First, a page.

See You Next Year
2017 has nothing to apologize for. It’s not the year’s fault that we lost my father in it. That blame goes to Parkinson’s Disease which robbed us of him even before it took his life. This is our first Christmas without Dad. Every year that went by, he got a little bit slower at opening presents, getting up from the table and staying awake. (Although falling asleep after Christmas dinner is a North American tradition.) He has left an unfillable hole in our hearts.
But the last thing he would want is for us to be sad. This is a man who, without hesitation, offered to give me his liver – his entire liver – when it appeared I would need a life-saving transplant. I said, “Dad, I’d only need a piece of it. You can’t live without your liver.” He said, “I don’t care. Take it all.” And he meant it.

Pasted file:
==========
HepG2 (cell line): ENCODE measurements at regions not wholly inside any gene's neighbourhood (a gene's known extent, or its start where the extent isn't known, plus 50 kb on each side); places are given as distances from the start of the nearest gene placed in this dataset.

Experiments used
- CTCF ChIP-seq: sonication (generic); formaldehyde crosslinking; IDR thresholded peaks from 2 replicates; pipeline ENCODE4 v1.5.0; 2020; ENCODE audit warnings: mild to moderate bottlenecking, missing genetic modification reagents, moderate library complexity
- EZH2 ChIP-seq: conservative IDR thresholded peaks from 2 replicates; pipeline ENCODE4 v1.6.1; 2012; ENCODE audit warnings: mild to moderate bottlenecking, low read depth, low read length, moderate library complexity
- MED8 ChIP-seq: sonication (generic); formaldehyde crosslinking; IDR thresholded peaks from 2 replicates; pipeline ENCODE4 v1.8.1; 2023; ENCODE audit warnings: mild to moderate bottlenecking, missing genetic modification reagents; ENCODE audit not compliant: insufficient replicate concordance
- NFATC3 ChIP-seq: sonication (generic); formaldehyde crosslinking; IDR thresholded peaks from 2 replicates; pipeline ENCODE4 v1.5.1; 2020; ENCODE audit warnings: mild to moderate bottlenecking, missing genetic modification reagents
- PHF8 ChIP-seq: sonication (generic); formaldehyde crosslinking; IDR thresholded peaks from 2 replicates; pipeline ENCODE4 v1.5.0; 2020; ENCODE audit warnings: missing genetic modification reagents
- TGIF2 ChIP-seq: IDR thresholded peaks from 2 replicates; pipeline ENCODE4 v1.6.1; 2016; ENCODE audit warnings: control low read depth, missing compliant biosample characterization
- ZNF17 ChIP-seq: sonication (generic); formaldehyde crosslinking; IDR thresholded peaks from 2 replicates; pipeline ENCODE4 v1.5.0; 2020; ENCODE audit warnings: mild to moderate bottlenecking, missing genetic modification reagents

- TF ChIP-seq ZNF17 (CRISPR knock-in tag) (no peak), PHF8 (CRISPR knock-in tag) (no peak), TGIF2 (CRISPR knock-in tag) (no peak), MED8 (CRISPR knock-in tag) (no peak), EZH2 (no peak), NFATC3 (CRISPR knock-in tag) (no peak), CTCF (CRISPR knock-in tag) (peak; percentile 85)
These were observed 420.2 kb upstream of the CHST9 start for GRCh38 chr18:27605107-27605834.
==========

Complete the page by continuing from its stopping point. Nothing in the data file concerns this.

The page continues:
Even as we laugh and enjoy a festive feast, he won’t be far from our thoughts. His absence is still new. We’re trying to adjust to a world without him. But we will choose to be happy and have fun just as he would want us to.
I also want to share a plea from a young, single Mom to other parents with Santa-age children. When her kids go back to school, they’ll hear about how Santa brought iPads and other high-priced presents to more affluent classmates. Her children wonder why Santa only brings them socks and books. Don’t give away the credit for your presents. Let Santa bring them something, but not everything. Santa is supposed to treat everyone equally.
I hope you and yours have a wonderful holiday season, whatever you celebrate. Merry Christmas. Happy Hannukah. Enjoy Festivus for the rest of us. I’ll be back in this space on January 2, 2018.